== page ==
- IP addresses and other location information
- A user’s searches, viewed posts, and the number of times they visited
That user information is shared with vendors, service providers, and analytics partners, according to the policy.
Users who violate the company’s Community Guidelines can be removed from the app. Posts that promote crime or unlawful acts, spam, copyright violations, content from terrorist organization, and otherwise interfere with Parler’s “welcoming, nonpartisan Public Square” can be removed.
Who owns Parler?
Matze, the CEO, and CTO Jared Thompson created the app in 2018, the two told Forbes.
Matze graduated from the University of Denver in 2014 and worked as a software engineer for Amazon Web Services before creating the app, per his LinkedIn. Thompson wrote on LinkedIn he graduated from the University of Denver in 2015 with both a bachelor degree and a master’s degree.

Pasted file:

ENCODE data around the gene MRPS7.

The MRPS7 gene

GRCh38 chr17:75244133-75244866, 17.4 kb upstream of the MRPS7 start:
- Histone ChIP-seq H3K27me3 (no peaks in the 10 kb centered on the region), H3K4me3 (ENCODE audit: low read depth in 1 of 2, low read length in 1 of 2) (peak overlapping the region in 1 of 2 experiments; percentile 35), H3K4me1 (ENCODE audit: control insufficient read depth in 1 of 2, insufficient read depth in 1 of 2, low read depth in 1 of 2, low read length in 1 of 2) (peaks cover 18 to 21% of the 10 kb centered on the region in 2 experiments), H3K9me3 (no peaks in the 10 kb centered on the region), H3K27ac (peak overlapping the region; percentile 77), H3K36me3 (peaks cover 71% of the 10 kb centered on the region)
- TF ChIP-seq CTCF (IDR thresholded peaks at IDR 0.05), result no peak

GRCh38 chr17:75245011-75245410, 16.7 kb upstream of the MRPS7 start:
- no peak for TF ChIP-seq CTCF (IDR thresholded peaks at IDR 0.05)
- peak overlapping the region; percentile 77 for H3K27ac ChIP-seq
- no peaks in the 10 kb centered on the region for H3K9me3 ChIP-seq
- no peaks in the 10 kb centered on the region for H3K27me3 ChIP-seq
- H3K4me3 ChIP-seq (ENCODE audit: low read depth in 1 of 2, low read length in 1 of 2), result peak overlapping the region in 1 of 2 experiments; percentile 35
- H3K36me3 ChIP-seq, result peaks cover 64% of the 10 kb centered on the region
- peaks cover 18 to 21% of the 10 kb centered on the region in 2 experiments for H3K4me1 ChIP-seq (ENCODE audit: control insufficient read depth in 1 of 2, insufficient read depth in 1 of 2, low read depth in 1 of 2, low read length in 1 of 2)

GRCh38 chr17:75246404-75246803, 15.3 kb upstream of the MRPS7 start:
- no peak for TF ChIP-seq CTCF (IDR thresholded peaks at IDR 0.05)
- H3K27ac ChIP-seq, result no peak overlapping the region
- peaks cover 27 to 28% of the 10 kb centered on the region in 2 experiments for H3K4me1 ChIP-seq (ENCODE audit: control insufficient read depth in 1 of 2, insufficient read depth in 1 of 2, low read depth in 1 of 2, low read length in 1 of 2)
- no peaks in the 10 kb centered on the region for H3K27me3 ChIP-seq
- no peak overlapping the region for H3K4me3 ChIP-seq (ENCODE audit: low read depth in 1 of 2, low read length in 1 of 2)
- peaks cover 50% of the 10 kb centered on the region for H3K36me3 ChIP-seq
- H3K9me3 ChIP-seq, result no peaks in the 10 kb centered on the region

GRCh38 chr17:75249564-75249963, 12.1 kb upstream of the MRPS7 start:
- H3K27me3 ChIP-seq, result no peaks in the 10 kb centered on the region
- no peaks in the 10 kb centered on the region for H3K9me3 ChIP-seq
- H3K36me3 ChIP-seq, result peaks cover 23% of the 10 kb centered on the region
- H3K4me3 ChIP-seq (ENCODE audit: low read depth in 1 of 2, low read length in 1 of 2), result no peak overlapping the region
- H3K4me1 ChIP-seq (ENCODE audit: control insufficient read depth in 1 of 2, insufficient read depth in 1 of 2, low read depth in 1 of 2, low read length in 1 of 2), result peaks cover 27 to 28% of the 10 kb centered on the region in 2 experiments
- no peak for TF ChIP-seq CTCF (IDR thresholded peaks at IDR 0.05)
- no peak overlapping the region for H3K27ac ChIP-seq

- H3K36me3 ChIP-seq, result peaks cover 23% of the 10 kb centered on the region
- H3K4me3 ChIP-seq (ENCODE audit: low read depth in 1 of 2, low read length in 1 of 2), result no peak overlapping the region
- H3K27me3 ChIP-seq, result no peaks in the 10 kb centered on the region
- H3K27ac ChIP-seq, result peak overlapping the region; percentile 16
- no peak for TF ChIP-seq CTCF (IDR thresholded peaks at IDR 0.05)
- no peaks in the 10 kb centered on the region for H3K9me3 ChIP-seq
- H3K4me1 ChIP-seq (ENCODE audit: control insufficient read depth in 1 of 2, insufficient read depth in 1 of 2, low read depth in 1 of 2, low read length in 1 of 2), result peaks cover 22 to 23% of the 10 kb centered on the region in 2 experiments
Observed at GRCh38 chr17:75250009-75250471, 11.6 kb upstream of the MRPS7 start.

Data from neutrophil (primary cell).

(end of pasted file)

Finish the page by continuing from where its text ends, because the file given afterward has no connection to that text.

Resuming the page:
Podcaster and prominent Trump supporter Dan Bongino, a pro-Trump Fox News contributor who has perpetuated the lie that masks are “largely ineffective” at preventing the spread of COVID-19, announced in June he would take an “ownership stake” in Parler. Matze said he received funding for the app through angel investments, but would not disclose the amount to Forbes.
Who is on Parler?
Despite the fact Parler’s tagline on the App store is “unbiased social media,” Matze told Forbes that liberals account for a “very minute share of the population,” and the platform’s users are mainly Republican and right-wing influencers and politicians
Upon signing up for the App, Parler suggests following “promoted members,” including prominent conservative pundits Sean Hannity and Dinesh D’Souza, as well as politicians like Sen. Ted Cruz and Libertarian presidential candidate Jo Jorgensen.
A number of right-wing activists banned from Twitter or Facebook have “promoted member” accounts on Parler. Laura Loomer, a self-proclaimed “proud Islamophobe” who Facebook banned for violating policies against “dangerous individuals,” joined in 2018 and has 659,000 followers on Parler. Milo Yiannopoulos, who has been banned from Twitter and Australia for inciting violence and harassment, is a promoted member with 176,000 members.